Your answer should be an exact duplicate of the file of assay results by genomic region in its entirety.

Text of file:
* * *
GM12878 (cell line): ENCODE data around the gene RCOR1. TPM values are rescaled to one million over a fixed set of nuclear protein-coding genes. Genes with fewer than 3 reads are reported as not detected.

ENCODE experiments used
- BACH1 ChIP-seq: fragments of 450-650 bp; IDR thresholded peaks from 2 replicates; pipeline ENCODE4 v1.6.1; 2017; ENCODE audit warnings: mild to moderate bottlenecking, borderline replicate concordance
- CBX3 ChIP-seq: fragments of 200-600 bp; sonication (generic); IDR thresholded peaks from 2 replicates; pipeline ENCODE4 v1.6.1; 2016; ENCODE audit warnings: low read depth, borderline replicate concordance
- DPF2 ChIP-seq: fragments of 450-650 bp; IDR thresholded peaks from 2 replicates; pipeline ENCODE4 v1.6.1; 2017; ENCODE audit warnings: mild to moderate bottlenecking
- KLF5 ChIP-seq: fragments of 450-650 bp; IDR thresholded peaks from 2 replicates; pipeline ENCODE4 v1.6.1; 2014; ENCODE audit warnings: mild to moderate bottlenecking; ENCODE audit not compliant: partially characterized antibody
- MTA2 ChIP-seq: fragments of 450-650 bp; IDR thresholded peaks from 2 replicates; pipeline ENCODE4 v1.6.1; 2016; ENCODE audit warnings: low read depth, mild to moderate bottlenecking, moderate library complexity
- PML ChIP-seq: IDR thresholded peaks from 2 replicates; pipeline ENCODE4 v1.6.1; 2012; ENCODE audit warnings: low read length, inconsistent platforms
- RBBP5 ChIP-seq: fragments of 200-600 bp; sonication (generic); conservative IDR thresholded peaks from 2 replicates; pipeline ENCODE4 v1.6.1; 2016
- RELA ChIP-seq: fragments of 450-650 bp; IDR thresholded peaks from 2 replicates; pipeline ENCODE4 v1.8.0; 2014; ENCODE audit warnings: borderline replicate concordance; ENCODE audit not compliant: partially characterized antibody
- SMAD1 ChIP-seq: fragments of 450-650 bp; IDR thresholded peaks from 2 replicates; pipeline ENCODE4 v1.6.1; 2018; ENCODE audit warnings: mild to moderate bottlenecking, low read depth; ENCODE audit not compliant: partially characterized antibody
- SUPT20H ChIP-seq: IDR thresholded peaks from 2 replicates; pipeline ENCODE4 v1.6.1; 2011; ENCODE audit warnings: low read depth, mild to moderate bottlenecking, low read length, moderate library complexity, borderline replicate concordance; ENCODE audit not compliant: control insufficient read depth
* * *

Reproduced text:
GM12878 (cell line): ENCODE data around the gene RCOR1. TPM values are rescaled to one million over a fixed set of nuclear protein-coding genes. Genes with fewer than 3 reads are reported as not detected.

ENCODE experiments used
- BACH1 ChIP-seq: fragments of 450-650 bp; IDR thresholded peaks from 2 replicates; pipeline ENCODE4 v1.6.1; 2017; ENCODE audit warnings: mild to moderate bottlenecking, borderline replicate concordance
- CBX3 ChIP-seq: fragments of 200-600 bp; sonication (generic); IDR thresholded peaks from 2 replicates; pipeline ENCODE4 v1.6.1; 2016; ENCODE audit warnings: low read depth, borderline replicate concordance
- DPF2 ChIP-seq: fragments of 450-650 bp; IDR thresholded peaks from 2 replicates; pipeline ENCODE4 v1.6.1; 2017; ENCODE audit warnings: mild to moderate bottlenecking
- KLF5 ChIP-seq: fragments of 450-650 bp; IDR thresholded peaks from 2 replicates; pipeline ENCODE4 v1.6.1; 2014; ENCODE audit warnings: mild to moderate bottlenecking; ENCODE audit not compliant: partially characterized antibody
- MTA2 ChIP-seq: fragments of 450-650 bp; IDR thresholded peaks from 2 replicates; pipeline ENCODE4 v1.6.1; 2016; ENCODE audit warnings: low read depth, mild to moderate bottlenecking, moderate library complexity
- PML ChIP-seq: IDR thresholded peaks from 2 replicates; pipeline ENCODE4 v1.6.1; 2012; ENCODE audit warnings: low read length, inconsistent platforms
- RBBP5 ChIP-seq: fragments of 200-600 bp; sonication (generic); conservative IDR thresholded peaks from 2 replicates; pipeline ENCODE4 v1.6.1; 2016
- RELA ChIP-seq: fragments of 450-650 bp; IDR thresholded peaks from 2 replicates; pipeline ENCODE4 v1.8.0; 2014; ENCODE audit warnings: borderline replicate concordance; ENCODE audit not compliant: partially characterized antibody
- SMAD1 ChIP-seq: fragments of 450-650 bp; IDR thresholded peaks from 2 replicates; pipeline ENCODE4 v1.6.1; 2018; ENCODE audit warnings: mild to moderate bottlenecking, low read depth; ENCODE audit not compliant: partially characterized antibody
- SUPT20H ChIP-seq: IDR thresholded peaks from 2 replicates; pipeline ENCODE4 v1.6.1; 2011; ENCODE audit warnings: low read depth, mild to moderate bottlenecking, low read length, moderate library complexity, borderline replicate concordance; ENCODE audit not compliant: control insufficient read depth